- Looking to break into the film Industry? Here's your big chance!
- Me, Myself, and I
- Buff Enterprises is launching the 2011 British Urban Film Festival (aka BUFF)– bringing together independent filmmakers from across the country to submit their own films. In return, organisers of the festival plan to offer free cinema tickets to the public, to ensure that the widest possible audience gets to see the showcase of films on offer.
This year's event takes place in London's West End. The deadline is the end of July for producers and directors wishing to submit films. Festival director Emmanuel Anyiam-Osigwe has also confirmed that Lonyo Engele, Isaura Barbe-Brown and Stephen Lloyd Jackson will feature in a live question and answer session on the opening night of the 3-day festival later this September. A DVD screener, EPK, plus a non-refundable entry fee is applicable to film-makers wishing to submit a short film, documentary or feature-length movie. All cheques are to be made payable to ‘Buff Enterprises Ltd’. c/o 4front Films, 27 ITHICA HOUSE, ROMFORD ROAD, LONDON E15 4LJ
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The 2011 British Urban Film Festival announces its' opening feature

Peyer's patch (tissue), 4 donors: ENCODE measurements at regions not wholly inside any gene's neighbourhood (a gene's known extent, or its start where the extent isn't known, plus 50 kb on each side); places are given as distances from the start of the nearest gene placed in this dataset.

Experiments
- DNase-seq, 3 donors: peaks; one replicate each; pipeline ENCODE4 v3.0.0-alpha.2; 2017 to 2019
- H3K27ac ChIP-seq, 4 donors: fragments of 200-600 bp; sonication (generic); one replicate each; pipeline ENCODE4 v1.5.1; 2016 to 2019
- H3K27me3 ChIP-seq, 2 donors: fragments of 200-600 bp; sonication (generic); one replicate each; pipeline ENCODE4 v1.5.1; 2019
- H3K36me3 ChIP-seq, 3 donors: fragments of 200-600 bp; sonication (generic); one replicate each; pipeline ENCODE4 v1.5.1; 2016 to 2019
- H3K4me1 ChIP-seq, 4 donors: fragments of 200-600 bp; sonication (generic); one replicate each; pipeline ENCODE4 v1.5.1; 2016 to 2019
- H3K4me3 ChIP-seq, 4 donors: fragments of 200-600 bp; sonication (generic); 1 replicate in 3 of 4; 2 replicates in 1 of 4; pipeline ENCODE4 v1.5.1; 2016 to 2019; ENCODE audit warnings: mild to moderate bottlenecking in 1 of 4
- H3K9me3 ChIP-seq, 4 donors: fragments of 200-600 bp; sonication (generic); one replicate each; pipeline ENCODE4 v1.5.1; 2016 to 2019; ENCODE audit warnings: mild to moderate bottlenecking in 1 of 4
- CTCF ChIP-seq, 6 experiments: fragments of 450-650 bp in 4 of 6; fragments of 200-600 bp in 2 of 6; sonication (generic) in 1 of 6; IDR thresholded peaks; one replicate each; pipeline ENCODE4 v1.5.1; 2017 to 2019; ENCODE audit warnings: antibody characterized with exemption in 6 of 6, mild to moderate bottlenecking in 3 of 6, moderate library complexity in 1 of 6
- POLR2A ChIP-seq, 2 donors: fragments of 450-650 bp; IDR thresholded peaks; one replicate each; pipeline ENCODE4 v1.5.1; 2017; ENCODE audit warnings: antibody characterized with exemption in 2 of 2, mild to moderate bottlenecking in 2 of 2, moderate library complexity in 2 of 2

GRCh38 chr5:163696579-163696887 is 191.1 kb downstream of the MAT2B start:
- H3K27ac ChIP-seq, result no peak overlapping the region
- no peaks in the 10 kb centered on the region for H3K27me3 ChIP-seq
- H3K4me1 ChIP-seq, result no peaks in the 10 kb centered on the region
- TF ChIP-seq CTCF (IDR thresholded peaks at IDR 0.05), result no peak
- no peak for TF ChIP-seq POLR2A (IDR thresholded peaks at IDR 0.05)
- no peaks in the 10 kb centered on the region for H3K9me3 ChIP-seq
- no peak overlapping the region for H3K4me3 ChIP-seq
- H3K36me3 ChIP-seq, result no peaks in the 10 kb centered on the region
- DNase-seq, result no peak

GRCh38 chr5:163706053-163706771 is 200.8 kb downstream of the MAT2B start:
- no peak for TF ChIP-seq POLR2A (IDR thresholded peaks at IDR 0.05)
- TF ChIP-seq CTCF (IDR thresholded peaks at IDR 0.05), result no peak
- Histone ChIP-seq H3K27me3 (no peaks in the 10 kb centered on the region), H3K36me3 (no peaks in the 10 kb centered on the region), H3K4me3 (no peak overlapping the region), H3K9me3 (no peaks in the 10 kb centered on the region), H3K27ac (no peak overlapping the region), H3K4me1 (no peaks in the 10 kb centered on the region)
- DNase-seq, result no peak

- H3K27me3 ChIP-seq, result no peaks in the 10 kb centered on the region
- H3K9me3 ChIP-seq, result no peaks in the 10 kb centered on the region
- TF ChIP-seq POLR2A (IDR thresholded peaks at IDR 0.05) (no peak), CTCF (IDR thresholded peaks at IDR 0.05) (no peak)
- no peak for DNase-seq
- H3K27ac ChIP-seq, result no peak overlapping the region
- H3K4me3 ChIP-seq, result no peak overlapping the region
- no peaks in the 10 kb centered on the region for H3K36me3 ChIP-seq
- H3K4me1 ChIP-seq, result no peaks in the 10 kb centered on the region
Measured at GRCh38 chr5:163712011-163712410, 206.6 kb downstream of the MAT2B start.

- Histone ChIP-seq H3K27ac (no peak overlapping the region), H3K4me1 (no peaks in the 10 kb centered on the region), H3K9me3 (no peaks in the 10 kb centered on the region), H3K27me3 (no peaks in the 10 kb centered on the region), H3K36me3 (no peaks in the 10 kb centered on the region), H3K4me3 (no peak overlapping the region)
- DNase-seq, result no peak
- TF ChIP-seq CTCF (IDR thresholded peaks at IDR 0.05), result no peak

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Organisers of the British Urban Film Festival have confirmed that 'David is Dying', written and directed by Stephen Lloyd Jackson, will be making its' UK premiere at the annual showpiece later this summer. It marks the acting debut of Lonyo Engele (familiar to fans of UK Garage music) who plays the male lead alongside fellow debutante Isaura Barbe-Brown.
Billed as a bittersweet tale of love and lust, the film tells the story of David Brown, a confused and tormented man, haunted by his past, in which, as a boy he fell in love with his French-Caribbean mother - a glamorous courtesan who entertained men for money. Her death heralds a downward spiral in David's adult life as he attempts to settle down with his partner (Carla). Early reviews for the film are hailing it as "raw, unadulterated mental torture both beautifully told and shot".
The British Urban Film Festival (aka BUFF) is 6 years old and continues to grow with this year's event taking place in London's West End (TBA). The full line-up of festival selections will be announced towards the end of July when the deadline closes for producers and directors wishing to submit films for due consideration. Festival director Emmanuel Anyiam-Osigwe has also confirmed that Lonyo Engele, Isaura Barbe-Brown and Stephen Lloyd Jackson will feature in a live question and answer session on the opening night of the 3-day festival later this September. Seats are free to book by phone and available on a first come, first served basis from August the 1st onwards.